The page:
“Eye in the Sky” Movie Review


     Returning to the director’s chair after his two most notable outings, “Ender’s Game” (2013) and “X-Men Origins: Wolverine” (2009), were mostly underwhelming, Gavin Hood has officially made his mark with his fantastic drone warfare film “Eye in the Sky”.  A film which will most certainly be remembered not only as a taut suspense driven military and political drama, but also for its multi point of view take on the various positions for and against this type of operation that would have those in control calling the shots and pulling the trigger from a situation room continents away from their target.  Essentially, the story is configured by British screenwriter Guy Hibbert as a “day in the life” kind of scenario.  We understand from the first set of scenes that each of the characters function within a preset routine, two of them are shown waking up to an alarm clock and another is predisposed with buying the right doll for a child’s gift, and there is really nothing indicating to either of them that today would be any different than any other day.

     “Eye in the Sky” boasts an outstanding and game cast who clearly have immersed themselves within the material, making for an ultra realistic set of circumstances occurring everywhere from on the ground at the actual target in Kenya, to the anxiety filled tactical rooms where high ranking military advisors grapple with elected politicians as they attempt to determine the proper course of action.  The film measures up to the white knuckle suspense of both Kathryn Bigelow’s “The Hurt Locker”, as well as last year’s British war film “Kilo Two Bravo” in every way, ensuring the film will become a lasting portrayal of what the battlefront looks like in today’s post Iraq and Afghanistan landscape.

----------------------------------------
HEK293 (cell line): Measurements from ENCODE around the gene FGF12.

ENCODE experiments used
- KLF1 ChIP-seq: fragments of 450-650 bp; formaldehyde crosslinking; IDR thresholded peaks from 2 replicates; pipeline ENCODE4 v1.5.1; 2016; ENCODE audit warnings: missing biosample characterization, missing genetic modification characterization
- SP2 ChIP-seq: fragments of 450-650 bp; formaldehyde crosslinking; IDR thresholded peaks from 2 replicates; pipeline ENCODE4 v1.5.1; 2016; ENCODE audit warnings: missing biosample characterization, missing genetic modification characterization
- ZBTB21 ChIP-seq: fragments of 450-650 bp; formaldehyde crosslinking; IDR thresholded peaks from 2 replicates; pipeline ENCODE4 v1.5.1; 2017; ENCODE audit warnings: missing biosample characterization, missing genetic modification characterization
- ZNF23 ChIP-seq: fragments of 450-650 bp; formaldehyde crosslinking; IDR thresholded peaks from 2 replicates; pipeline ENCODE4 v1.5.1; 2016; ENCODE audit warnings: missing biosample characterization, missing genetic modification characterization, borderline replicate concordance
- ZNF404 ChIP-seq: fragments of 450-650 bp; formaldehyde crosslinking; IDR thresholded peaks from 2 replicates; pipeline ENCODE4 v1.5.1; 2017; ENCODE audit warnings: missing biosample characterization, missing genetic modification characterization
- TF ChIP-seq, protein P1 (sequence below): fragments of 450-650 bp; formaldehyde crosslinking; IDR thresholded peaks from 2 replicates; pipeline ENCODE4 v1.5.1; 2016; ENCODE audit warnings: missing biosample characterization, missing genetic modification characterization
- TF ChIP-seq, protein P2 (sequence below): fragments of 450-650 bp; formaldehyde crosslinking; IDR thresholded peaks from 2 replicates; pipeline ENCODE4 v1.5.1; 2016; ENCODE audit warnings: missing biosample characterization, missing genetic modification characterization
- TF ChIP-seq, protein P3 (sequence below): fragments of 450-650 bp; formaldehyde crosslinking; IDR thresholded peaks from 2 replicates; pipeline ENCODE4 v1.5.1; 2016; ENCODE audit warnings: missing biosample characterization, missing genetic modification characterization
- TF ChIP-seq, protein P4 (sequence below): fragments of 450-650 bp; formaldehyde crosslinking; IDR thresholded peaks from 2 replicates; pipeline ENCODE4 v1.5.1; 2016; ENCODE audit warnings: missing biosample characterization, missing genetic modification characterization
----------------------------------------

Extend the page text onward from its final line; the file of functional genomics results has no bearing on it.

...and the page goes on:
Early on, we meet two key players within the story.  One, a British Colonel named Katherine Powell (Helen Mirren), who is leading a mission to capture a group of Islamic terrorists, which includes a British citizen, who are expected to be at a meeting in a Kenyan neighborhood with others high on the world’s list of terror suspects.  The other is Steve Watts (Aaron Paul), an Air Force Lieutenant stationed at Creech Air Force Base just outside of Las Vegas, who flies the drone from his location as it sits some 22,000 feet above the target house in Kenya functioning as the “Eye in the Sky”.  Though thousands of miles apart, Powell and Watts must work together in order for the mission to succeed, but unbeknownst to either of them, several obstacles are lying in wait.